Excerpt from The Taliban Shuffle by Kim Barker, plus links to reviews, author biography & more

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The Taliban Shuffle

Strange Days in Afghanistan and Pakistan

by Kim Barker

The Taliban Shuffle
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  • First Published:
    Mar 2011, 320 pages
    Paperback:
    Mar 2012, 320 pages

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Book Reviewed by:
Kevin Bartolotta

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After living through all this plus the fall of the Taliban regime, Farouq behaved much older than I did. He seemed forty, even though he was only twenty-six. He took care of at least ten relatives, from nieces and nephews to his parents and a disabled sister. Farouq hadn't planned to go into journalism, or to become a "fixer," a foreign journalist's paid best friend, the local who interpreted, guided, and set up interviews. He wanted to be a surgeon. But he would have earned a paltry $100 a month as a doctor. With us, he made $50 a day. All the young English-speaking doctors and medical students had started working with foreign journalists, who probably single-handedly eliminated a generation of doctors in Afghanistan.

Luckily, Farouq, a barrel-chested former weightlifter with a mustache and thick black hair, was a natural journalist. He was intrepid and resourceful. He was eager, probably because he was single, and a single young Afghan man had little in the way of entertainment. It's not like Farouq could date or go to a bar. Kabul had no bars or dates, except for the edible kind. Farouq was also connected to the entire country—related to half, able to convince the other half to talk.

I told Farouq about my own life—kind of. I said I wanted to be a foreign correspondent—kind of. And at thirty-two, I wanted to get married to my serious boyfriend—kind of. Or maybe I wanted to do both. I was still working it out.

At one point, we wandered through the streets of Kabul—cold, gritty, fecal—to try to get some air. Afghans stopped us.

"What is she doing here?" more than one Afghan asked. "Didn't all the foreigners go to Iraq?"

I figured that could be a story, so we interviewed Afghans near the top of TV Mountain, so named because the TV stations had transmitters on top. Kabul was a very literal city: Butcher Street was where the butchers were, where slabs of questionable meat hung, covered with flies. Chicken Street was where chickens used to be sold, but Chicken Street had evolved into the tourist market, where in the 1960s hippies shopped for fur jackets, silver trinkets, and carpets. The market had tentatively reopened after the Taliban fled, selling the same fur jackets and silver trinkets and carpets from thirty years earlier, only to foreign aid workers and soldiers and journalists instead of hippies.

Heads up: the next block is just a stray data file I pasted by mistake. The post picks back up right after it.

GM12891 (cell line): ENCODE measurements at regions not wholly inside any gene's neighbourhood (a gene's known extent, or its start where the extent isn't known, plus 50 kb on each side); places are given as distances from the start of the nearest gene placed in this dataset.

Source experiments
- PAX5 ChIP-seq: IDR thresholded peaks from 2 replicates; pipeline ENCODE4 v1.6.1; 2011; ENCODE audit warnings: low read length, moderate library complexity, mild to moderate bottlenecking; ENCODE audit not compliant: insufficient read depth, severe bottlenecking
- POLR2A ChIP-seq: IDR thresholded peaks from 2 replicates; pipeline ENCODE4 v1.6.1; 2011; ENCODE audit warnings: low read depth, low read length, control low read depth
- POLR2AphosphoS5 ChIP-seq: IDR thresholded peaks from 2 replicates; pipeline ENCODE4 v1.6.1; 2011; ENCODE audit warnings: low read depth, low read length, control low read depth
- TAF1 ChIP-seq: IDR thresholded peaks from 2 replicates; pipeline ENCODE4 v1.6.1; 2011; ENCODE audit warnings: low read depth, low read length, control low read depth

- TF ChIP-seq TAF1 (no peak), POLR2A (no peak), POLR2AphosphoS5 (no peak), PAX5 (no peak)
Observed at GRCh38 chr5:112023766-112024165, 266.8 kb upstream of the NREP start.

On TV Mountain, the Afghans almost spat out their rage about feeling abandoned. "Believe me—the Americans lost in Afghanistan as soon as they left for Iraq," one man said. Or maybe he said "believe me"—I was learning that this phrase was one of Farouq's trademarks, along with "I'm telling you." I just smiled and nodded. Afghans were as sensitive as a teenage girl about the civil war that happened after the Soviets fled in the late 1980s, when the Americans left the last time around. I wrote a story, but the newspaper had no space. The indignities piled up. My computer keyboard started failing, letter by letter. My satellite phone was broken, and I had no way to get online except for Kabul's Internet cafés. I had to fudge receipts for a new Thuraya satellite phone because we weren't supposed to buy new equipment—all the money was being spent on Iraq. I was starting to really hate that war.

Like any journalist trying to push her way into the newspaper, I figured more action was the answer. Once again, Farouq and I hit the road. We flew to Kandahar, the onetime Tali-ban stronghold in the south and the second-largest city in Afghanistan, near where the fighting was the worst. We walked onto the tarmac and found our Kandahar driver near a statue that resembled a giant soccer ball. He took us immediately to a boys' school that had just been burned down by members of the Taliban, who destroyed cookies sent by India and called the headmaster "son of Bush." Then, with the sun sinking and our driver panicking about me wearing glasses in a dicey neighborhood, as glasses were a clear sign I was a foreigner, we drove to our hotel, where my bathroom had been defiled by someone days earlier.

Excerpted from The Taliban Shuffle by Kim Barker. Copyright © 2011 by Kim Barker. Excerpted by permission of Doubleday, a division of Random House, Inc. All rights reserved. No part of this excerpt may be reproduced or reprinted without permission in writing from the publisher.

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